Don’t be lucky – be ready for chance

October 13, 2020

In 2018, Scientific American columnist Scott Kaufmanwrote that “luck and opportunity” are “underappreciated” when it comes to how people succeed in life. Citing a number of studies and simulations, Kaufman concluded that talent has only a modest role in success.

But what about being prepared for luck? Successful scientists, athletes, business owners, and educators don’t cross their fingers and hope for results. They develop processes and teams which allow them to take advantage of opportunities, overcome obstacles, and find gold nuggets where the rest of us see dirt.

“Luck” favors the accidental success. “Chance” favors the prepared.

Zoom to success

The B2B teleconferencing company Zoom had its “chance” in Spring 2020. Originally designed to be “frictionless,” Zoom had little security and was simple to use. That became a disadvantage after the COVID-19 pandemic hit and British Prime Minister Boris Johnson, college students, and newly-remote workers began using the technology. The company had to adjust to an expanded market or risk being seen as unreliable.

The company’s CEO told CNN that it took some time to get security in place and make other adjustments, but the results speak for themselves. Web traffic was up 3,000 percent from December to May. Zoom stock has gone from $67/share to nearly $500/share from December 2019 to now. Its mobile app was used by 173 million people in late May, up from 14 million in early March, according to one estimate.

Like Microsoft Teams, Gmail, Webex, and other competitors that have grown less dramatically during the coronavirus pandemic, Zoom’s leadership ran into chance. They were ready by recognizing the opportunity, understanding the company’s weakness, and using available resources to overcome the weakness and scale.

Build your expertise, operations, and team to prepare for chance

Most roofing contractors are not ready for chance. They run small operations run with a single truck, minimal equipment, and one or two low-trained staff. Their infrastructure is weak and unprepared to scale.

I was raised in the industry by the one-eyed man in the industry of ill-prepared professionals. My father spent four years building his skills and reputation, securing dozens of happy customers and finding the right staff, subcontractors, and suppliers. When a major resort came calling, On-Time Construction delivered a quality job on time at the contracted price.

This “chance” job led to other highly-desirable customers. A few years later, “chance” struck again when a resort serving a different market contracted On-Time Construction to do a massive roof before the busy season. Other contractors estimated several months to completion; we were done in seven weeks. On-Time Construction’s supply chain delivered materials on time; staff was trained to accomplish the job; and our processes were efficient. The company made a major profit and all staff received four-figure bonuses, including my teenage self.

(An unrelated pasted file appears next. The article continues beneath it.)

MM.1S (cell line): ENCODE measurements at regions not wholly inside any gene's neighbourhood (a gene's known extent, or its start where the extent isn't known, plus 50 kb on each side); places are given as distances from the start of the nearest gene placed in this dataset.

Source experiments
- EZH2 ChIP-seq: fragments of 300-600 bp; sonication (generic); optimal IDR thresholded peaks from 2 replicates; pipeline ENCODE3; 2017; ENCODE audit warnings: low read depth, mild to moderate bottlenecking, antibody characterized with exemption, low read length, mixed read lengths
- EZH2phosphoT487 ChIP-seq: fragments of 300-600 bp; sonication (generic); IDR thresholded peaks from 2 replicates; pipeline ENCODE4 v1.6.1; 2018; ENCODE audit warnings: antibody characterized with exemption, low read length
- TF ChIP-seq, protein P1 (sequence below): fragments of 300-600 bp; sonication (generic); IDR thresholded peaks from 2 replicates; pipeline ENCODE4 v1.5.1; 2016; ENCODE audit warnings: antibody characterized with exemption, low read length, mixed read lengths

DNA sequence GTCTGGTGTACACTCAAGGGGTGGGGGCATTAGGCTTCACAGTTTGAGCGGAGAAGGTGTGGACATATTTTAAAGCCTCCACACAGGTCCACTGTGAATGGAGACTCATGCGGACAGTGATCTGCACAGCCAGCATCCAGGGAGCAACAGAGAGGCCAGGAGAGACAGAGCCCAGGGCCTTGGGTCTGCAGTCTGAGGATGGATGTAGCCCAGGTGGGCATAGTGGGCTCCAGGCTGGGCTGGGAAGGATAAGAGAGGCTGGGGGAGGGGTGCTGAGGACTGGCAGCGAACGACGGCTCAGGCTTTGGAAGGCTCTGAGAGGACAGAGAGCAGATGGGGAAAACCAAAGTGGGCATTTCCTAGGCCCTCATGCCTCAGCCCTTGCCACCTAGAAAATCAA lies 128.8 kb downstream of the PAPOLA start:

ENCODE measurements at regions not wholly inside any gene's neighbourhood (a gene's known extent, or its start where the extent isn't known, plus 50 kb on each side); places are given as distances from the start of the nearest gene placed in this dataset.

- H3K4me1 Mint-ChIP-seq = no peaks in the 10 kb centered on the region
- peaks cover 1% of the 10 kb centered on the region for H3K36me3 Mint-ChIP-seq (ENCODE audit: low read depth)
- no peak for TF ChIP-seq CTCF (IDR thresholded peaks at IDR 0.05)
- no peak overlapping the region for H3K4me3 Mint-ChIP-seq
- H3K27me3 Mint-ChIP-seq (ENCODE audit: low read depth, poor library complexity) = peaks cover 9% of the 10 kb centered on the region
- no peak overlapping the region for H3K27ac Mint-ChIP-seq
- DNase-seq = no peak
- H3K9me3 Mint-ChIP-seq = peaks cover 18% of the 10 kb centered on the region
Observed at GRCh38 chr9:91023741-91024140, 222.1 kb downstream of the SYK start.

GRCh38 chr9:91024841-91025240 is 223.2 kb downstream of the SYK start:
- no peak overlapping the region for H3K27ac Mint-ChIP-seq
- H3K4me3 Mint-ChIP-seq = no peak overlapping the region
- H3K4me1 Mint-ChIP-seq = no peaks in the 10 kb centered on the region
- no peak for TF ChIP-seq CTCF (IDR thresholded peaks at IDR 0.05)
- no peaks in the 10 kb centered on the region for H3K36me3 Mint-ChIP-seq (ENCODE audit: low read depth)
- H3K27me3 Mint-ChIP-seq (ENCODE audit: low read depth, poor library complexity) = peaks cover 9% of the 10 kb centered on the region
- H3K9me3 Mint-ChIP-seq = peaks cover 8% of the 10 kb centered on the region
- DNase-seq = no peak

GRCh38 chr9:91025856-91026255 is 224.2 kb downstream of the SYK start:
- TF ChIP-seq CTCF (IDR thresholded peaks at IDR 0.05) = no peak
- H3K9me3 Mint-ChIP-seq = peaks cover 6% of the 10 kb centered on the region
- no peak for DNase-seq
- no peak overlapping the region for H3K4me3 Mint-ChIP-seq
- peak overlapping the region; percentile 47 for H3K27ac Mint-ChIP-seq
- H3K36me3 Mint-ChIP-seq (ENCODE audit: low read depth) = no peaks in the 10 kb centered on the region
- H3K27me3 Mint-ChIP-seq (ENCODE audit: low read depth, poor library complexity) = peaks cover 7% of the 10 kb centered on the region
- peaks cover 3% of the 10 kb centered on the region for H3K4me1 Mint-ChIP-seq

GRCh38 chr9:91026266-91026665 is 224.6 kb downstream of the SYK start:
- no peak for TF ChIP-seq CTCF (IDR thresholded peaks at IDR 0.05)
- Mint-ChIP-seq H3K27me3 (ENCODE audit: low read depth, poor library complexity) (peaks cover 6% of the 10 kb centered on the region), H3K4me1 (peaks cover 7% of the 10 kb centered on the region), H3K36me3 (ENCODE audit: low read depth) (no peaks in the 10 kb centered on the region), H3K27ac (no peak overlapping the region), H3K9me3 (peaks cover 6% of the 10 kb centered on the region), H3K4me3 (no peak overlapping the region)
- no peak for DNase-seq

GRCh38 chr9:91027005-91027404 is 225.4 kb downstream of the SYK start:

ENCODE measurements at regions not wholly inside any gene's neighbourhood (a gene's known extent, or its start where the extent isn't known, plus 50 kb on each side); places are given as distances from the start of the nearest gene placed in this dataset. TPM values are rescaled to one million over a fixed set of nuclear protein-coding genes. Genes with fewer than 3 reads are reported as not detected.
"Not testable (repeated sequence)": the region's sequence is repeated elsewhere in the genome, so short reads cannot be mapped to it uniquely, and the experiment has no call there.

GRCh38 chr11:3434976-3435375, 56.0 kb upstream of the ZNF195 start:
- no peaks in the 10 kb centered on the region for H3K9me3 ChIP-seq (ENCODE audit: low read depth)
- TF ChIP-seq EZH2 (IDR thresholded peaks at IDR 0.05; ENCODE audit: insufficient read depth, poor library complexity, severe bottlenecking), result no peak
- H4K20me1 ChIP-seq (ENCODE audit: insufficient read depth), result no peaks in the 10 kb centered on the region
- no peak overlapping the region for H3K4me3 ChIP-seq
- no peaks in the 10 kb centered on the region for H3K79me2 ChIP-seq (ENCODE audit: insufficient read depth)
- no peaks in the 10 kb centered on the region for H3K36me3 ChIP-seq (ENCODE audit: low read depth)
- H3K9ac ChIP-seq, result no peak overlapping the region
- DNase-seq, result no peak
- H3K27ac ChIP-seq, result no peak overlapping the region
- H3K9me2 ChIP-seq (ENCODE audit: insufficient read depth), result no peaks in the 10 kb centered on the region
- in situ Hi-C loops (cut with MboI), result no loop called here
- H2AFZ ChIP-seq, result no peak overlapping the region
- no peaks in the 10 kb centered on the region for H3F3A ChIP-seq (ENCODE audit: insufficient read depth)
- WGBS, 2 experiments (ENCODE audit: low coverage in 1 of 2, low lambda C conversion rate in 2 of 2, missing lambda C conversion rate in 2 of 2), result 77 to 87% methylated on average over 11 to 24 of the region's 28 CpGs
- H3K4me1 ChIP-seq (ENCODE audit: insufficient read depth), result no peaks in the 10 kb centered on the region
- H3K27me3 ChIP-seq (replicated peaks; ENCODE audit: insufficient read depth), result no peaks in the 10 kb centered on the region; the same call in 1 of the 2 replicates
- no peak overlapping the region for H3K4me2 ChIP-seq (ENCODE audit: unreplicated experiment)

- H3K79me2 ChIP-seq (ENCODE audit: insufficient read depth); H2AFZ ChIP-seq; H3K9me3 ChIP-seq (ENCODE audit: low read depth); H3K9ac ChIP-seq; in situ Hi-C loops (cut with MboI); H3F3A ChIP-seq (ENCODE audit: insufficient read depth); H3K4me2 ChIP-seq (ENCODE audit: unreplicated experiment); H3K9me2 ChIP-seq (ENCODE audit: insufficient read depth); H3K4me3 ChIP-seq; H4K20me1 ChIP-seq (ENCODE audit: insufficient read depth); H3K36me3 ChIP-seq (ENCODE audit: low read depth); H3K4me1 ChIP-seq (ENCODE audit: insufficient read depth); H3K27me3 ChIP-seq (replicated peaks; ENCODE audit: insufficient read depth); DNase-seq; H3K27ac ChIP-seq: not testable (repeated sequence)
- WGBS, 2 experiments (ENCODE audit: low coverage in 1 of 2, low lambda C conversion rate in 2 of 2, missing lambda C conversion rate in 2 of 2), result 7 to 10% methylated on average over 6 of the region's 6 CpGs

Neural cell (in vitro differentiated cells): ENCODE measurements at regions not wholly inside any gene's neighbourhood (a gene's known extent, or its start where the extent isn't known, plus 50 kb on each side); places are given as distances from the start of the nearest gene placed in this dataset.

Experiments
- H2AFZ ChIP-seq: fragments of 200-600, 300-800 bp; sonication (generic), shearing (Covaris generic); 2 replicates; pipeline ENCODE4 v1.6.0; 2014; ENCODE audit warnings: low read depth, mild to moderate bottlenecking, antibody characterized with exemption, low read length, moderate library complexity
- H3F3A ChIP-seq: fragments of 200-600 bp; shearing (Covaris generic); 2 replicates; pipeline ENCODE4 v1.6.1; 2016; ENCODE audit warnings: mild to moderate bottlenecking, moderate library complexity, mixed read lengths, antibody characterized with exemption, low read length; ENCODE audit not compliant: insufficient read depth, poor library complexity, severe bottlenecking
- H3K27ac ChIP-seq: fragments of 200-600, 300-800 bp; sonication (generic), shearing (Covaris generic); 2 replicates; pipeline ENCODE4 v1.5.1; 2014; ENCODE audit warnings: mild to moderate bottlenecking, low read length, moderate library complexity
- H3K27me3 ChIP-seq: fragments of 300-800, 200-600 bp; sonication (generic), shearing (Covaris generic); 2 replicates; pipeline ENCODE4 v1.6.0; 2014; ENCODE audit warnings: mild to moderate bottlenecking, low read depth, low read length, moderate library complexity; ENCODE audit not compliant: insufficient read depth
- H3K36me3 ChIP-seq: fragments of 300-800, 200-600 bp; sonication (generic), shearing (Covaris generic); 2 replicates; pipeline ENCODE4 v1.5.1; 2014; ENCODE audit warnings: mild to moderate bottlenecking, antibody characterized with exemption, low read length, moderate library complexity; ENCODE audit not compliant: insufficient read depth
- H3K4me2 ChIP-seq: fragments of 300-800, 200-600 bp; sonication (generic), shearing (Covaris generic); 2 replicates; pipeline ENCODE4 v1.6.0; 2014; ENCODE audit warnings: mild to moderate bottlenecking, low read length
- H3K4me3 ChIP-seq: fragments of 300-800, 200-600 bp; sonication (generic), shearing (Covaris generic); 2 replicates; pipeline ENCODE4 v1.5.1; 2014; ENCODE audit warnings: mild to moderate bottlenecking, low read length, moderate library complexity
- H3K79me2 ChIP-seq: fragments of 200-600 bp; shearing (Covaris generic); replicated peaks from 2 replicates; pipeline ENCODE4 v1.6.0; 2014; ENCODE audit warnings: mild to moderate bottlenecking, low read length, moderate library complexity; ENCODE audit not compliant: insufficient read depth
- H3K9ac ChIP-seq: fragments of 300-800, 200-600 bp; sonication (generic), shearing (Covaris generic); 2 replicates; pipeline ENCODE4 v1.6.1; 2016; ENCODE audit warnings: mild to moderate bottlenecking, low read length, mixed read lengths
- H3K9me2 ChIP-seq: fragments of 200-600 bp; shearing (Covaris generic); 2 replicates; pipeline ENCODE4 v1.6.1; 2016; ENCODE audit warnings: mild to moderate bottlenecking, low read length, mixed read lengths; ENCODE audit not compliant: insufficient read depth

Each of these “chance” jobs led to On-Time Construction becoming a multi-million-dollar company.

Expand your market

Zoom is the story of a company that “chance” could have helped or hurt. On-Time Construction is the story of a company that was built to be ready for “chance.” But in both cases, the companies expanded their markets. Zoom went from serving businesses to serving schools and governments, and expanding its business market. On-Time Construction expanded both its target region and its non-residential market.

One company that has dramatically expanded its potential market due to “chance” is General Counsel, P.C. Based in Northern Virginia, its revenues were down 25 percent for the year in August because of the COVID-19 pandemic. But when the Virginia Department of Labor and Industry instituted coronavirus-related rules for businesses, General Counsel founder and managing partner Merritt Green saw his chance.

“For a small business struggling to stay open, these new regulations might fall through the cracks,” Green told me. “With fines up to $135,000, one mistake could put a company out of business – but even following the regulations could cost thousands of dollars in attorney’s fees.”

Green and his team created a website where small business owners can put in their information and receive the paperwork necessary to comply with the coronavirus standards. The prices? $250 or $350, depending upon your company’s size and COVID-risk factors. The potential? Virtually limitless, because:

  1. There were nearly 724,000 businesses in Virginia in 2018. If just 500,000 have survived the pandemic, and if just one percent of those companies pay $200 each for the paperwork, Green’s company will gross an additional million dollars.
  • If two percent of the state’s businesses visit the site and one percent of them hire General Counsel for their legal needs, the company has brought in 100 new clients.
  • Green created Business Compliance, LLC to help General Counsel build and implement the site. If the new company can keep the site updated as the state’s mandates change, and then add in non-COVID compliance paperwork, the website may become a long-term source of new, statewide revenue.

Nobody can predict when a great customer will cross your path, when a ski resort will dial your number, or when a pandemic will crush the world’s economy. But the prepared company will take advantage of chance when it’s good, survive when it’s bad, and overcome it when it’s questionable.

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